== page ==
Banks Are Making Some Debit Cards More Expensive Than Credit
Imagine opening up your bank statement and finding that the $5 lunch you bought with your debit card last week actually cost you $45. Sound outrageous? It is - but it's happening to bank customers across the county.
As more consumers choose to forgo credit and its accompanying interest and fees, banks are finding sneaky new ways to make money - in this case, through overdraft protection. Don't be fooled by its name. Though it sounds helpful, overdraft programs do nothing to protect consumers. All they protect is banks' bottom lines.
Here's how the program works. Let's say you're buying a $5 sandwich. You smartly figure that you'd rather not pay interest on such a small purchase, so you use debit - what should be the equivalent of cash, since it takes the money directly out of your account. But now let's say you don't realize the check you deposited a few days ago hasn't cleared yet - and you overdraw by 50 cents. Rather than decline your card, your bank let's you go ahead and make the purchase. You don't know anything is amiss until you get your monthly bank statement and see lunch that day cost almost 50 bucks in overdraft fees.
Overdraft protection is essentially a short-term loan. Your bank covers the amount beyond what's in your account - and then they charge you interest in the form of crazy-high fees. Your bank will tell you they're protecting you from not getting the item you need or from embarrassing yourself when your debit card is declined. But that's not the truth. The truth is, they automatically enrolled you in the program - likely without telling you - so they have an excuse to make money.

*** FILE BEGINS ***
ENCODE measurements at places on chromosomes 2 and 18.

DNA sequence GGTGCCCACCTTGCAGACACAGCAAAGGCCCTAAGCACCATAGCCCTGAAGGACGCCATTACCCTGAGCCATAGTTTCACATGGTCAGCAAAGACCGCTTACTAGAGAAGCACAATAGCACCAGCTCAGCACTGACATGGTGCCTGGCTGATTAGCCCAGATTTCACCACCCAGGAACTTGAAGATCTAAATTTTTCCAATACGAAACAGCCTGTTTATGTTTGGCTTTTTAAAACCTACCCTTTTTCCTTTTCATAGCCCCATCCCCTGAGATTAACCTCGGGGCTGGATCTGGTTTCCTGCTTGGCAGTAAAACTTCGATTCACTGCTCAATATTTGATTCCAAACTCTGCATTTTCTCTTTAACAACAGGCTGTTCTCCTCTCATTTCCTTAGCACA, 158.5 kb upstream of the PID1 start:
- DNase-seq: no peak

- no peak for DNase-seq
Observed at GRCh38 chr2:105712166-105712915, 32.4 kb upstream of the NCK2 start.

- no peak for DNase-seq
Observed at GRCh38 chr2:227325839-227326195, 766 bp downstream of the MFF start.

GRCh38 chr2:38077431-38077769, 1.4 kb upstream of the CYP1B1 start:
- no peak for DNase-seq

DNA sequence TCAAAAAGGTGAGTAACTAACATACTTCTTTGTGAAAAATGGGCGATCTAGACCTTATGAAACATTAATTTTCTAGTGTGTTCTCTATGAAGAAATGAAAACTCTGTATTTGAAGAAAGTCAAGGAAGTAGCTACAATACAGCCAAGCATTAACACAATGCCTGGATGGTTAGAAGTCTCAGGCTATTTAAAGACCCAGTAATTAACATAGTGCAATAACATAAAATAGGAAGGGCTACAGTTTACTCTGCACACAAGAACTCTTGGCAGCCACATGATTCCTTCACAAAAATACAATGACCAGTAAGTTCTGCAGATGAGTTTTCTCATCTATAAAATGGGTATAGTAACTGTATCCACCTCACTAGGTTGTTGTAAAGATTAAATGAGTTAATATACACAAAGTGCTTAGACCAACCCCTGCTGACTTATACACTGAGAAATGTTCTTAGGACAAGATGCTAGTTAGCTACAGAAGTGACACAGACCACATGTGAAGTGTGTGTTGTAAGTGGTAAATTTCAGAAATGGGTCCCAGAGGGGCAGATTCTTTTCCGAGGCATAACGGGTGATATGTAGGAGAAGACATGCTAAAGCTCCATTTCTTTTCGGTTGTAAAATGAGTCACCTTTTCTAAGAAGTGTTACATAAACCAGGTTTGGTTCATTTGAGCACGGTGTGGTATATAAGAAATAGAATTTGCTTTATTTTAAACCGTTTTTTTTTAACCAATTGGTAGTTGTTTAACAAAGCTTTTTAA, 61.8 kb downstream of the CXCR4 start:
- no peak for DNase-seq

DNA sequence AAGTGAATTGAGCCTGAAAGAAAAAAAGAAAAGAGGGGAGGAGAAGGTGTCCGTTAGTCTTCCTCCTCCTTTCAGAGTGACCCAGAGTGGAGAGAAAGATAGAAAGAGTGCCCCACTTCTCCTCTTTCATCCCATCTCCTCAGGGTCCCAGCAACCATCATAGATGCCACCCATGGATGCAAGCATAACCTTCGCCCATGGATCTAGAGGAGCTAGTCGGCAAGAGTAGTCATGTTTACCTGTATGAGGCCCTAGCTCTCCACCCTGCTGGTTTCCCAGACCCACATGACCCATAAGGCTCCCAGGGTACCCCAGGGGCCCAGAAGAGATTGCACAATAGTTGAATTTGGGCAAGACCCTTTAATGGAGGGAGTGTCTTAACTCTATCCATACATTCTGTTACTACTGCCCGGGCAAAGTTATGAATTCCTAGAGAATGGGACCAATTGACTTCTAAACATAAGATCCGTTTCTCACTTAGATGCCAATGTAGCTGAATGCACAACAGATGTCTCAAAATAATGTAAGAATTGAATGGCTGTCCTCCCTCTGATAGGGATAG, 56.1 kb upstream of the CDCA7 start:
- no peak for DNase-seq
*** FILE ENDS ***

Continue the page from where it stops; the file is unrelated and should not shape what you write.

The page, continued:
It's not only debit cards that are subject to overdraft fees. Many banks will also charge if you overdraw at the ATM or don't have enough in your account when an automatically scheduled payment is debited. If you don't check your account frequently you're not only at risk for overdraft fees, but you could already be paying them without realizing it. Unfortunately, your bank is not in business to look out for you - they're in business to make money. Now, that shouldn't mean you have to surrender control of your finances. It just means you're going to have to be a bit more vigilant.
Keep track of how much money you have. Most banks offer free online banking - if yours does, use it to check up on your accounts. If you're worried that you'll overdraw, go into your bank rather than using the ATM or a debit card. And if all else fails and you keep getting slapped with fees, don't give up - get help.
The No. 1 reason folks struggle with bills is debt. If you can free up all that money going to credit card debt and other obligations each month, paying the bills will get a lot simpler. Bankruptcy can be the most affordable way to do it.
To find the bankruptcy plan that's perfect for you, sign up for a free personal debt analysis with one of our Atlanta bankruptcy attorneys. You've given enough of your hard-earned dollars to banks - we can help you start keeping what you deserve.